Flight Risks

Many Americans, including me, applauded Pres. Trump’s decision to override a State Dept. ruling to deny an all-girl team from Afghanistan visas to compete in an international robotics competition in the U.S. Sadly, though, the press typically blamed Trump for the visa denials in the first place. As the above-linked article said,

Their case began attracting global attention – and sparked a heated debate over the president’s immigration policies – when their visa applications were rejected. Though Afghanistan is not among the countries included in Trump’s travel ban, critics of the president said the case was demonstrative of the administration’s attempt to restrict Muslims from entering the US.

But the visa denials were apparently due to a long-standing U.S. of not granting entry to those who might choose not to return to their home countries, often going into hiding, sometimes resurfacing to apply for political asylum. When I say “long-standing,” I mean many decades; it’s been one of the core principles under many presidents of both parties. Much as the press loves to blame Trump (often fairly, sometimes not), this was not a Trump policy problem, and as noted, he acted to override the rule.

Well, lo and behold, the rule seems to have some merit, because now the robotics team from Burundi did exactly what the framers of the long-standing visa rule feared — they’ve fled the scene of the competition, apparently with the intention of staying in the U.S. or Canada rather than returning home.

I must confess to admiring the Burundi kids’ daring, but there is the brain drain issue. A lot of effort and funds went into their training, in the hope of improving life in their Third World country. It’s a shame they didn’t feel a responsibility to return. Well, they are kids, though from past history of such things, it’s likely that there were adults egging them on, and assisting them.

Anyway, somewhere in the State Dept. there are people who now feel vindicated on the initial denial of visas to the Afghani girls.

12 thoughts on “Flight Risks

  1. The same can be said about the “brain drain” of international students who are educated in the US with their promise to return home and then they do not. The most offensive is the “hardship waivers” for the J-1s, often physicians, who could do so much more for others if they returned to their home country. The hardships are they care more about themselves than their promise.

    When a person is admitted to the US on a non-immigrant visa, it should be assumed that they will find a way to remain either legally or illegally.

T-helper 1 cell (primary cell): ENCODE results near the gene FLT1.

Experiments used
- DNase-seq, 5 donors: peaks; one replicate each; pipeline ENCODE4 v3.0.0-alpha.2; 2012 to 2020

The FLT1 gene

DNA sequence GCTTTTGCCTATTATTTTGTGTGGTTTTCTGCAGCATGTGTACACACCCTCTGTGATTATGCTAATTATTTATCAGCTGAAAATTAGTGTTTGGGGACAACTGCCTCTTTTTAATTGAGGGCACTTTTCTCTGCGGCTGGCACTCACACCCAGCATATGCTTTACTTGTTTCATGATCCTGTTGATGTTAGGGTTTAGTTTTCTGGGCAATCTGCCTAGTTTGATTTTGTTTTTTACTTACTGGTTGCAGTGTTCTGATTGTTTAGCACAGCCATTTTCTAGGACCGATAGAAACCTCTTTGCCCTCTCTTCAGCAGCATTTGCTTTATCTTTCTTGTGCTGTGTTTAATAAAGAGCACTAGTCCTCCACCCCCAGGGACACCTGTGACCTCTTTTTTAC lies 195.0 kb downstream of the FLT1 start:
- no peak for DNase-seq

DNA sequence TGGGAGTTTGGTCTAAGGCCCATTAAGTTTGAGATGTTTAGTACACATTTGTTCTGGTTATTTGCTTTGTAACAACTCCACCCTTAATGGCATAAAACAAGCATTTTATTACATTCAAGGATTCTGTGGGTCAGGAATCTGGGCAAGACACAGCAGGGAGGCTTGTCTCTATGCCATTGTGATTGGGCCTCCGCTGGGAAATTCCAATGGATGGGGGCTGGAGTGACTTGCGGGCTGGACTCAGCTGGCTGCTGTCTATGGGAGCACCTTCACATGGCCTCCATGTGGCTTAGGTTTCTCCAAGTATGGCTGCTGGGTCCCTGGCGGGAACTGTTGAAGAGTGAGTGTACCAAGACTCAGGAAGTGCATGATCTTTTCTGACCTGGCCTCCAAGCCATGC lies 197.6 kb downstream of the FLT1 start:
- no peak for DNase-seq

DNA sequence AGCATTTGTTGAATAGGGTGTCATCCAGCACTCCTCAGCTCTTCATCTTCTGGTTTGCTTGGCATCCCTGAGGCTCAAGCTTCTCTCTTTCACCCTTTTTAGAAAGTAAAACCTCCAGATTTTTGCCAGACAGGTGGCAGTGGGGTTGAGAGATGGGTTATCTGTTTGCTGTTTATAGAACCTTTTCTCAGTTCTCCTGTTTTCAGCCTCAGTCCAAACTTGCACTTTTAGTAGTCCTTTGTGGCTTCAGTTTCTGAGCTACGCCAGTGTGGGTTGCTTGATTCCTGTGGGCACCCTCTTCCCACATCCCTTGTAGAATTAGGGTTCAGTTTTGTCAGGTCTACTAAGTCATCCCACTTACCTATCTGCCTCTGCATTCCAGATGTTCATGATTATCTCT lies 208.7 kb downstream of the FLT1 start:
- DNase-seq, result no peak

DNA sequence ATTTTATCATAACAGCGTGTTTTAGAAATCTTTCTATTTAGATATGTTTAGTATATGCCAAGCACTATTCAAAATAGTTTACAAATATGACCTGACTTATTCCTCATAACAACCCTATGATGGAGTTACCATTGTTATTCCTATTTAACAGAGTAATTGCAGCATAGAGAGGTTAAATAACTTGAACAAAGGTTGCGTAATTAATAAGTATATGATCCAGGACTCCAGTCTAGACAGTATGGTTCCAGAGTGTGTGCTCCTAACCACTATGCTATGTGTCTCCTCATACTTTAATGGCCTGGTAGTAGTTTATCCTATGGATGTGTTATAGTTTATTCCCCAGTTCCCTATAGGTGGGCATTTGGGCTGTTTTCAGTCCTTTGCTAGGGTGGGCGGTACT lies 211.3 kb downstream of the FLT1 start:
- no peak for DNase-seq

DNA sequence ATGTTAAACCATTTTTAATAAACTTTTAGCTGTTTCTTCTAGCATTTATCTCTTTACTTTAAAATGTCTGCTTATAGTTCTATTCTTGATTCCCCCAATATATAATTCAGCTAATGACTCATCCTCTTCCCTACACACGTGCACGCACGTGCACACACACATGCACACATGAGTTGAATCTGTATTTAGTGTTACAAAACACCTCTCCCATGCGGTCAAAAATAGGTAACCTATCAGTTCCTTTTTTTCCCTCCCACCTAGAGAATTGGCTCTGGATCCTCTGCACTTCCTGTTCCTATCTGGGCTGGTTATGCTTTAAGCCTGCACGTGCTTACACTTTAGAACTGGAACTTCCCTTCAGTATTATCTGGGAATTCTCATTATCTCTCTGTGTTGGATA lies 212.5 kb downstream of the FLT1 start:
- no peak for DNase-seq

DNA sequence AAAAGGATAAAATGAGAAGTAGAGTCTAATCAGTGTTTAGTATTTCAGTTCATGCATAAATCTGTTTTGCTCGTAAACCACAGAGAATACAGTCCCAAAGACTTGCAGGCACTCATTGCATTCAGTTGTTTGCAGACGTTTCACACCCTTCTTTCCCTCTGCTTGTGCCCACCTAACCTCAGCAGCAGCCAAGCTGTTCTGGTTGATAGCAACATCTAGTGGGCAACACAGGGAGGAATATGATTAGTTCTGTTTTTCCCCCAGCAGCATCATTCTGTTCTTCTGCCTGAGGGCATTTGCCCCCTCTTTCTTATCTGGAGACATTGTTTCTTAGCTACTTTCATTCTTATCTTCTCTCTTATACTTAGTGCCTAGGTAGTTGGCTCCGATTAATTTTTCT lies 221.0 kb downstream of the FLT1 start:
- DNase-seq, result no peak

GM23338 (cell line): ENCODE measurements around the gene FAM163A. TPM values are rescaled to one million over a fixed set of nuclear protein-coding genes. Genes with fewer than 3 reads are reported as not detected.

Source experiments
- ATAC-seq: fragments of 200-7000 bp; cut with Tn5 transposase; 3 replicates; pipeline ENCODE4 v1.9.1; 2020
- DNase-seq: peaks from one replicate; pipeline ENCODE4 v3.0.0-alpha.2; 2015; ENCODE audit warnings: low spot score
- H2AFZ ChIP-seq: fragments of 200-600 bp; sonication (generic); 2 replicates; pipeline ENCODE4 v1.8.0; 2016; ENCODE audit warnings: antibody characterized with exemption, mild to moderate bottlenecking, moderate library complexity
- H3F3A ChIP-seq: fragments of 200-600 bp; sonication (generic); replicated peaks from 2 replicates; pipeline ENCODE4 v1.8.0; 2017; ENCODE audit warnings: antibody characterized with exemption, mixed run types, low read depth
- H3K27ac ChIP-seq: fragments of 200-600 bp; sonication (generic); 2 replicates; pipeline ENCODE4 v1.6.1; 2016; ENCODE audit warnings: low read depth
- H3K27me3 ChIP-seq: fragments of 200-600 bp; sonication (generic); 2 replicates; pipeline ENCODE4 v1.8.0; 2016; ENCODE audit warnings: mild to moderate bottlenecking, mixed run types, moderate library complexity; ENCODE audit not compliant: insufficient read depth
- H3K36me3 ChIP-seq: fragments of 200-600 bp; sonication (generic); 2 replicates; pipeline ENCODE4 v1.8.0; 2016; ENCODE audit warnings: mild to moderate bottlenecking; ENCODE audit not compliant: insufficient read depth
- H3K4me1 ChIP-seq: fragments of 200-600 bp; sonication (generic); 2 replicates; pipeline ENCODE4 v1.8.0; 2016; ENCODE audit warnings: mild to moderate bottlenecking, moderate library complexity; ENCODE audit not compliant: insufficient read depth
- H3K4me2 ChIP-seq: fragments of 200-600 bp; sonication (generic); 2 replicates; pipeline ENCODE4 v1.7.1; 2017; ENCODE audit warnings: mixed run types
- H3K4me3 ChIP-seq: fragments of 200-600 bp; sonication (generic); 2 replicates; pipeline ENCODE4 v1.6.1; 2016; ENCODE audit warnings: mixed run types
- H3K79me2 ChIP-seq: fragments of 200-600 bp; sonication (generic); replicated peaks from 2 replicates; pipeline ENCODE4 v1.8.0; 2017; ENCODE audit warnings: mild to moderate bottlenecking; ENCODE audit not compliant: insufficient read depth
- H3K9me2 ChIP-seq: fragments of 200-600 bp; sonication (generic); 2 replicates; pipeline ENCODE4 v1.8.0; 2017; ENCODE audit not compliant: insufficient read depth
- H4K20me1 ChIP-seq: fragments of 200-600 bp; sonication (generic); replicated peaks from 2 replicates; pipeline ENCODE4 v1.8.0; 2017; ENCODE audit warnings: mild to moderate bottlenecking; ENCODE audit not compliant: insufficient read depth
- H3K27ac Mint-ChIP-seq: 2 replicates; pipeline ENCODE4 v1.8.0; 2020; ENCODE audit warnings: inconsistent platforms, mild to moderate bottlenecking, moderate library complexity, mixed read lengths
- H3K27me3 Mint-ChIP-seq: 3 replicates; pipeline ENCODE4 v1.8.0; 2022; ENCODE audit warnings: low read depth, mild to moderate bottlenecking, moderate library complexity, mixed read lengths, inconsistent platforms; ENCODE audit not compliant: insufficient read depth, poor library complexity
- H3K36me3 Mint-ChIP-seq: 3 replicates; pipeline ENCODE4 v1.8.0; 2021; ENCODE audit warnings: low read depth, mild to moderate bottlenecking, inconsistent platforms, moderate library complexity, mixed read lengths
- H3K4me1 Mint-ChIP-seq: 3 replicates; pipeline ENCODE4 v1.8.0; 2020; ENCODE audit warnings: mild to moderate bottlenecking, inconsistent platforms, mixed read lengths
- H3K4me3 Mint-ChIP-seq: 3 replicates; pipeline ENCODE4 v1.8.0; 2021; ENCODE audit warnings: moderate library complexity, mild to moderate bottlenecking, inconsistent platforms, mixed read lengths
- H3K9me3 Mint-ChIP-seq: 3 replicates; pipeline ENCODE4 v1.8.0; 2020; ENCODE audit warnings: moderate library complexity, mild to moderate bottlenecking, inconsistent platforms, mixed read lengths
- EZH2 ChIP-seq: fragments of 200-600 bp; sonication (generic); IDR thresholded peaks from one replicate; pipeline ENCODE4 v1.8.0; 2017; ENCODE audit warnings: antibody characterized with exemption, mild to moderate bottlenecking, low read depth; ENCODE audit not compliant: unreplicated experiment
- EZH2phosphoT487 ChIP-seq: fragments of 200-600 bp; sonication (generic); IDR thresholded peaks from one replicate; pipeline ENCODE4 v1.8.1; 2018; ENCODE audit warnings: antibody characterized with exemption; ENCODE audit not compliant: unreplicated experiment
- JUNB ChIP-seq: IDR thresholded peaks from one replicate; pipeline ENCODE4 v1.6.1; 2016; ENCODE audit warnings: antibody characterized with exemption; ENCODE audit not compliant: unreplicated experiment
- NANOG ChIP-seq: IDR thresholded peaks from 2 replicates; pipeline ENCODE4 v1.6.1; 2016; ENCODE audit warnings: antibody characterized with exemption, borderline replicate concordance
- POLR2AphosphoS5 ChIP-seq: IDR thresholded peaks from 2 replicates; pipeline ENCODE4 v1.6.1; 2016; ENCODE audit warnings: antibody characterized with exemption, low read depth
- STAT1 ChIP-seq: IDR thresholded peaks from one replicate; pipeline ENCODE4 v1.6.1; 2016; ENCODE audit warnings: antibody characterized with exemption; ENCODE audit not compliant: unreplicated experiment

• Currently the foreign students are required to state that they will return home after their studies. Various reform bills have included provisions that would do away with this requirement.


      • The importation of students has become big business both for universities and the communities in which they live and work. The original intent of allowing foreign students to study in the US is no longer applied. It is obvious from the fact that foreign students were expected to declare their return home indicates that the intent was to benefit their home countries.

        I wonder how the OPT program has affected the return rate.

        I find it interesting that foreign students need a training period with additional corporate support where this is not required of or a privilege granted to US citizens or permanent residents. Does this not prove that foreign based graduates are not up to par with the US resident graduates?

        The more I know, the more I am concerned about the long term effects of our immigration policies not only for the US but also for the countries from which the talent is being drained.


    • When a person is admitted to the US on a non-immigrant visa, it should be assumed that they will find a way to remain either legally or illegally.

      ————–It is assumed. FEDERAL LAW requires the State Dept. to consider all applicants for NON immigrant visas to be intending immigrants, and it’s up to the applicant to show their intent to return home with jobs, bank accounts, property, and family ties in their home country. The State Dept. guessed wrong in more than 600,000 cases last year–that’s the number of visa overstays last FY.


  2. My 77 year old father-in-law was denied a visitors visa for the reason cited in the article. He had to prove that he had ties which would prevent him from staying permanently. He was denied because the embassy said not enough evidence of enough ties to return–basically given the conditions of re-applying, the US embassy permanently denied him entry in the United States. I will admit to some memory loss as I read awhile ago that after the break up of the Soviet Union, the US either refused to issue any sort of tourist/visitor visas to Lithuanians or greatly reduced the number as none of the Lithuanians ever returned.

    This whole incident seems to me to be an example of what some leftist pundits warned about which was to attribute to Trump as the source of all “badness” for issues which have been long standing, or which frankly the other side was guilty of also.


  3. Of course their families encouraged them to defect. Now they will all be celebrities, offered scholarships, free money, and their families will get visas to immigrate as well. Welcome to the gravy train in the west. Real citizens need not apply. I’m only sorry I couldn’t vote for Trump twice.


  4. No doubt they will open an illegal “global staffing agency” and bring in more job robbers and target Americans in their jobs for removal. 3rd world is waging silent, unseen job warfare on Americans in their own country.


  5. I suspect where we are heading with this is some kind of tracker-chip so people will not be able to overstay their visas. Then it will expand to prison inmates, children, and finally everyone.


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